Who do you think does all that? People.
    Who works in businesses? People.
    Who do you think built the first trains, cars, planes? People for profit, not the government.

  • rate this

    Comment number 179.

    176. RoyaltyinThePremiership

    "Health care I believe to be one of those things."

    I do not think many would disagree with you here, but the question everyone needs to address is how big a health service can we afford. NHS needs to be cut down to size, in line with what the UK can afford. It's called responsibility.

  • rate this

    Comment number 178.

    If the main parties get their way, the NHS will be a complete oxymoron - it won't be national anymore, it won't be a service, and health will deteriorate as a result. By all means let the private sector research and develop new medicines but they cannot be allowed to hold a monopoly on health care. It's too important to fall into a profit-driven environment.

  • rate this

    Comment number 177.

    162. josy
    Fridges that costs £15K just to store blood products with an alarm in case of electricity cuts

    Those fridges hold tens of thousands of pounds in vaccines/drugs which are highly sensitive to temperature changes.

  • rate this

    Comment number 176.

    @173 I fully accept modern capitalism has become corporatism and cronyism, but your use of words like communist and soviet is just as inappropriate to describe the NHS which is neither.
    For a society to operate there must be things that society pays for be it roads, education, policing, fire fighting etc. Health care I believe to be one of those things.

  • rate this

    Comment number 175.

    How can we expect our promoted healthcare professionals to manage budgets in the millions of pounds, with very little or no commercial training. We need commercially minded professionals who know how to manage and alocate funds to where they are needed the most.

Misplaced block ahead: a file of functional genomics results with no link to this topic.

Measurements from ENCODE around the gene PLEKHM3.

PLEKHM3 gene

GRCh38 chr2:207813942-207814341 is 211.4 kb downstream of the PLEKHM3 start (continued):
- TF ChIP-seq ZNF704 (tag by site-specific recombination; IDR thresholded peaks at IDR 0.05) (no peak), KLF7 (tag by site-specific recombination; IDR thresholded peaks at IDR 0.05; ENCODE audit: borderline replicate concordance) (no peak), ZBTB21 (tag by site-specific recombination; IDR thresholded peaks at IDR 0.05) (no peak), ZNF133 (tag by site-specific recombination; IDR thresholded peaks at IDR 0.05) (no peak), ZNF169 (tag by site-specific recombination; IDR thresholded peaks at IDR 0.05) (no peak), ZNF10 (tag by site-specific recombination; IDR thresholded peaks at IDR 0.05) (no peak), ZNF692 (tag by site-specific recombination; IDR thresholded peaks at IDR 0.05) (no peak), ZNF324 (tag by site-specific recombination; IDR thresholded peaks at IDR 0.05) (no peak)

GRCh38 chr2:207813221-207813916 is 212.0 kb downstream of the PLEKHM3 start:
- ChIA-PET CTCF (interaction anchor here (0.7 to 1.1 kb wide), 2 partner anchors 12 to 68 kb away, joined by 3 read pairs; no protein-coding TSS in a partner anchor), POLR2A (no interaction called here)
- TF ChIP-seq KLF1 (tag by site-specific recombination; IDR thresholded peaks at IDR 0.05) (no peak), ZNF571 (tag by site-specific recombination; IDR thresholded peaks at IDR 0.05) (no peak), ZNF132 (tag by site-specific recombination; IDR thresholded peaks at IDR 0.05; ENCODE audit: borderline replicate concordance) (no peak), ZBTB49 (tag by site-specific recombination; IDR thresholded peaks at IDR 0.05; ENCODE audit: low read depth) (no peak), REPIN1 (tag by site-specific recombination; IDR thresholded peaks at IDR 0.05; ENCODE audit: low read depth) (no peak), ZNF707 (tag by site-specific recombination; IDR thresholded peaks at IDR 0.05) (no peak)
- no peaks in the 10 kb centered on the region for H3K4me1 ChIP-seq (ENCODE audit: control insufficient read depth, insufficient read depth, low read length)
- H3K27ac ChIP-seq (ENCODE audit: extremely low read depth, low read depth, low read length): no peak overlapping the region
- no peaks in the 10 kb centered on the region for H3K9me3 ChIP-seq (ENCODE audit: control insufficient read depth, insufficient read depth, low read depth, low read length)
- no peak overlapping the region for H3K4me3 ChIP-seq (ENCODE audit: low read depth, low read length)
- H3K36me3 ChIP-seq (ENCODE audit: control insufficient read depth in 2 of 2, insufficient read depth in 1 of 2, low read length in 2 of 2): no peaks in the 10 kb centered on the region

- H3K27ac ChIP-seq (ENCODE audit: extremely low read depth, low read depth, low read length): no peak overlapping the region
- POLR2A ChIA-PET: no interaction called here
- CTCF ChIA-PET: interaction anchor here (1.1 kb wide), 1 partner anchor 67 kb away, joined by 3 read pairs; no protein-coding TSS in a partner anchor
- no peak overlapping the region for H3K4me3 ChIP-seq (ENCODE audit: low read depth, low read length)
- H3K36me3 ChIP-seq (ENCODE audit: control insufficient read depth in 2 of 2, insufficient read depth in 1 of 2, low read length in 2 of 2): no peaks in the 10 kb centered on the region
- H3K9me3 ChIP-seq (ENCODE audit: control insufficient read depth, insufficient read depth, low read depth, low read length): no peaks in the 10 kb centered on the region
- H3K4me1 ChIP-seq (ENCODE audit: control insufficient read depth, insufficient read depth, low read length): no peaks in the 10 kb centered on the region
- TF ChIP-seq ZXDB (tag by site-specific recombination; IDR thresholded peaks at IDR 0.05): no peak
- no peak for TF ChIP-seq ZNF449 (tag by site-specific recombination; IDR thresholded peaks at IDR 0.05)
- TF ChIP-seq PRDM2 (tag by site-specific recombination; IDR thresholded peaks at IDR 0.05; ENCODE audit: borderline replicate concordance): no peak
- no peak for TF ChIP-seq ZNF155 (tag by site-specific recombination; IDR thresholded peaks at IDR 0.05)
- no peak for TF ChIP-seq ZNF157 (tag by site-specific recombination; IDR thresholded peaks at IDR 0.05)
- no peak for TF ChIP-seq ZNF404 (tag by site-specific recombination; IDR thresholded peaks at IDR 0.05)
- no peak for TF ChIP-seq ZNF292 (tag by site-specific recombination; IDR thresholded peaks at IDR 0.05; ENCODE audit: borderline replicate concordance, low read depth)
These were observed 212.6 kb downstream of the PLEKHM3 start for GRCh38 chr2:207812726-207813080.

• rate this

    Comment number 174.

    "142. John_from_Hendon

    Met the boss of a 1000 bed hospital yesterday.
    Department booking systems can't tell if the patient is an in patient or an out patient!"

    So which highly remunerated IT Consultancy designed that system, then?

  • rate this

    Comment number 173.

    I feel that our economic situation is dire, worse than our leaders will admit, and that such huge welfare & NHS schemes (all Soviet in nature) will be gone when the real economic crisis hits within that 5year time. Our Ponzi Scheme is catching up with us in other words.

    You confuse Capitalism with: Corporatism & Cronyism. It's important to know the differences.


Page 5 of 14



  • Man with typewriterLove to Patrick

    The official whose over-familiar letters infuriated his boss

  • Man's hands putting ring on woman's fingerName changer

    Why do wives take a man's name after marriage?

  • Person scratching their arm10 things

    Scratching really does make things itch, and other nuggets

  • Corsican flagCorsican mafia

    Are Corsica's days of mafia and militants over?

  • Mobil canopies on the A6 at Red Hill, LeicestershireEnglish heritage

    Zebra crossings to bus stations: unusual listed buildings

BBC © 2014 The BBC is not responsible for the content of external sites. Read more.

This page is best viewed in an up-to-date web browser with style sheets (CSS) enabled. While you will be able to view the content of this page in your current browser, you will not be able to get the full visual experience. Please consider upgrading your browser software or enabling style sheets (CSS) if you are able to do so.